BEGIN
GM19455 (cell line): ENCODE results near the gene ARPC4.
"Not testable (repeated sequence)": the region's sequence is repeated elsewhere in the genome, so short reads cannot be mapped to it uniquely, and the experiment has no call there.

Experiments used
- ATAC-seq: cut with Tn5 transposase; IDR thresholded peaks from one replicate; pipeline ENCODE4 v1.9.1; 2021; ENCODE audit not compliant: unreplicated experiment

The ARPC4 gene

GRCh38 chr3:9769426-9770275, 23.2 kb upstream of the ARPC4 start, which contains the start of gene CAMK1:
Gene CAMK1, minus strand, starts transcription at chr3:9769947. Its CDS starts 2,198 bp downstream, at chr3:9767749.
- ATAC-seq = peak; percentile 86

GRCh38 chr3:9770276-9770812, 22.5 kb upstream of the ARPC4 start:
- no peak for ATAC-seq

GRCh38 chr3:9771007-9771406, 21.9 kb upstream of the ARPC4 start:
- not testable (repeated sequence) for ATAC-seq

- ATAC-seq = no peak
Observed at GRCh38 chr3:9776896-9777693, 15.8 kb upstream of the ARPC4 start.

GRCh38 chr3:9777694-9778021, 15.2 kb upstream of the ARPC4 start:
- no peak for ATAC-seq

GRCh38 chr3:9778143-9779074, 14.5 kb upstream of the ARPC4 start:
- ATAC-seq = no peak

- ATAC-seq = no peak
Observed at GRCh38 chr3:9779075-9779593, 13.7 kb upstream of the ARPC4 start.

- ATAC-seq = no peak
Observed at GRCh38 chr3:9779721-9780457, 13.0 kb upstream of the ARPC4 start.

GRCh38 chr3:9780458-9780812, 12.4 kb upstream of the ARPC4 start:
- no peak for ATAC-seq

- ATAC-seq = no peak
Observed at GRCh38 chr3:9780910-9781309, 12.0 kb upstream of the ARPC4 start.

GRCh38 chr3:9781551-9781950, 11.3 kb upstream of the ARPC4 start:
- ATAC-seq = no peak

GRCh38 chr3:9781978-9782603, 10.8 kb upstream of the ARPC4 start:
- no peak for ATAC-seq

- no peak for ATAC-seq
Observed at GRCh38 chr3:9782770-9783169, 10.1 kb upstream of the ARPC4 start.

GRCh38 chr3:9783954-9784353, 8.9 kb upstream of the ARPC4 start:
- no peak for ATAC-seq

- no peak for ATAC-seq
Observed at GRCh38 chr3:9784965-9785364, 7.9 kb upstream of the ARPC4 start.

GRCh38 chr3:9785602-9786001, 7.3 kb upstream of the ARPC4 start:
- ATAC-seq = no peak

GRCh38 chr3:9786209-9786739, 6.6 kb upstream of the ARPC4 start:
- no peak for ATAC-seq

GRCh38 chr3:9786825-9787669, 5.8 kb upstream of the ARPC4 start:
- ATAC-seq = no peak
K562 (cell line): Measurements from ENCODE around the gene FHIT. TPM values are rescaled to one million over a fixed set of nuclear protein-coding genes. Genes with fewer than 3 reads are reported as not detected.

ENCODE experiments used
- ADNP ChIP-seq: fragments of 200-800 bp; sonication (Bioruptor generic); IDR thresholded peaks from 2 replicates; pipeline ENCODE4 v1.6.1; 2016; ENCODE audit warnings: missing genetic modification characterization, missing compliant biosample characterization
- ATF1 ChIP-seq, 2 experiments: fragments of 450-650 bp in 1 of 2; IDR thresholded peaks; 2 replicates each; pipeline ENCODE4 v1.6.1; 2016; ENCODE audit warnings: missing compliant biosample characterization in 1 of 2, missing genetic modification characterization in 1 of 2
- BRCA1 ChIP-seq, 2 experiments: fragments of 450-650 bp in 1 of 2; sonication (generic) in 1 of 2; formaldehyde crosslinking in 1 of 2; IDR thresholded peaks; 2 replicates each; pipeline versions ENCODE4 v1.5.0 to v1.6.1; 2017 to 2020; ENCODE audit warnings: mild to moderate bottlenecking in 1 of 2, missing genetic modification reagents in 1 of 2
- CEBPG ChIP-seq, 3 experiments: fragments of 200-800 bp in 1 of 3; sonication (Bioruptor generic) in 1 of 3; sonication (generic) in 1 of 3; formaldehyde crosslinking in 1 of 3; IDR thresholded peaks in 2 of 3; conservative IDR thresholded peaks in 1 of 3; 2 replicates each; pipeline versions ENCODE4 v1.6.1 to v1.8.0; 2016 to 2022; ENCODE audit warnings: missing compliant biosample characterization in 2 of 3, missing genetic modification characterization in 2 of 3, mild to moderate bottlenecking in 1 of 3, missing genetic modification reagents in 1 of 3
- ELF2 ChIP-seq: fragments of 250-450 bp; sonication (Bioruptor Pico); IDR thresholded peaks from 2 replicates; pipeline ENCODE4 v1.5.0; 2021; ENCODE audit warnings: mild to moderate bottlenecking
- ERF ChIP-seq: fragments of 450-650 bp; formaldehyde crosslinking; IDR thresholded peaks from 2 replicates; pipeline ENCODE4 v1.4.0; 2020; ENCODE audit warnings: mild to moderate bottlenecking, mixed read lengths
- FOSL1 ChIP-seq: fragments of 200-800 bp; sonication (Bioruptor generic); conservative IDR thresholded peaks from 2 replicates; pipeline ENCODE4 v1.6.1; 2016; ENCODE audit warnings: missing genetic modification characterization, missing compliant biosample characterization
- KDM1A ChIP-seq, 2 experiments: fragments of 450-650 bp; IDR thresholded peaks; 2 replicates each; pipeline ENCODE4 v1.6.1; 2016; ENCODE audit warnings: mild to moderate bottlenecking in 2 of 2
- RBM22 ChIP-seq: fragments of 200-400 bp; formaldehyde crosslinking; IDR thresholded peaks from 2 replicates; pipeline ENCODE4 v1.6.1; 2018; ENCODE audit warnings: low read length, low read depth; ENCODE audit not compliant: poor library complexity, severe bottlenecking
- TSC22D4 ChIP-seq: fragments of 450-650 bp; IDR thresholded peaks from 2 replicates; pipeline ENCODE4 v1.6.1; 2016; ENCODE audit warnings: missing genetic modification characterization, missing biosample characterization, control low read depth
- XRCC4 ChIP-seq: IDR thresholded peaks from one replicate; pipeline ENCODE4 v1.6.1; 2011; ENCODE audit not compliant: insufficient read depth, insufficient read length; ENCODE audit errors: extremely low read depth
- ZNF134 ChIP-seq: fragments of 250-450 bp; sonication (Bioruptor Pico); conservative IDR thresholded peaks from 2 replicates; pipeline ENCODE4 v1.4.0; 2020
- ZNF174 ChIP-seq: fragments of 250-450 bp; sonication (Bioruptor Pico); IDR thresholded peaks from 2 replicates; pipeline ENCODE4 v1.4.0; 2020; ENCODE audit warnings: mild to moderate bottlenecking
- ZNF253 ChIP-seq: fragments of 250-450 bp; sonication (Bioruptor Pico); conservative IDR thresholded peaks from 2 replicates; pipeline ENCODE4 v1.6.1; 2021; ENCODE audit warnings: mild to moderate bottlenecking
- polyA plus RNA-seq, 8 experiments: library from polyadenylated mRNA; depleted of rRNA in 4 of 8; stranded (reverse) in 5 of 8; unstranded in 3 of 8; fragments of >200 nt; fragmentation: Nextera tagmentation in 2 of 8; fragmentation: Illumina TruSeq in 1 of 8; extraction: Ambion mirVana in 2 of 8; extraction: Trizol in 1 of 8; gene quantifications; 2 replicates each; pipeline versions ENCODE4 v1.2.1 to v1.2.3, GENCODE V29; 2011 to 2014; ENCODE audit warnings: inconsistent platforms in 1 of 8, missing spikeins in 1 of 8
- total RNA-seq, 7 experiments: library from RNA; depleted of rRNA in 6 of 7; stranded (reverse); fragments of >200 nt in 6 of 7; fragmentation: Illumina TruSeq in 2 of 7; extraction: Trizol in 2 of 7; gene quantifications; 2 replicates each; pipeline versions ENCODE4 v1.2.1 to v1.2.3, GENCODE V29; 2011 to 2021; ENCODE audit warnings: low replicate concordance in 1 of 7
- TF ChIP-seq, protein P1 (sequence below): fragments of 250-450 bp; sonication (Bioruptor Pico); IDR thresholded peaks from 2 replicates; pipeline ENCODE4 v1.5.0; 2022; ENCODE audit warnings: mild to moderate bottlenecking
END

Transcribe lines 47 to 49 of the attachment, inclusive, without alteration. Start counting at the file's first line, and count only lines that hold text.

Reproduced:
- BRCA1 ChIP-seq, 2 experiments: fragments of 450-650 bp in 1 of 2; sonication (generic) in 1 of 2; formaldehyde crosslinking in 1 of 2; IDR thresholded peaks; 2 replicates each; pipeline versions ENCODE4 v1.5.0 to v1.6.1; 2017 to 2020; ENCODE audit warnings: mild to moderate bottlenecking in 1 of 2, missing genetic modification reagents in 1 of 2
- CEBPG ChIP-seq, 3 experiments: fragments of 200-800 bp in 1 of 3; sonication (Bioruptor generic) in 1 of 3; sonication (generic) in 1 of 3; formaldehyde crosslinking in 1 of 3; IDR thresholded peaks in 2 of 3; conservative IDR thresholded peaks in 1 of 3; 2 replicates each; pipeline versions ENCODE4 v1.6.1 to v1.8.0; 2016 to 2022; ENCODE audit warnings: missing compliant biosample characterization in 2 of 3, missing genetic modification characterization in 2 of 3, mild to moderate bottlenecking in 1 of 3, missing genetic modification reagents in 1 of 3
- ELF2 ChIP-seq: fragments of 250-450 bp; sonication (Bioruptor Pico); IDR thresholded peaks from 2 replicates; pipeline ENCODE4 v1.5.0; 2021; ENCODE audit warnings: mild to moderate bottlenecking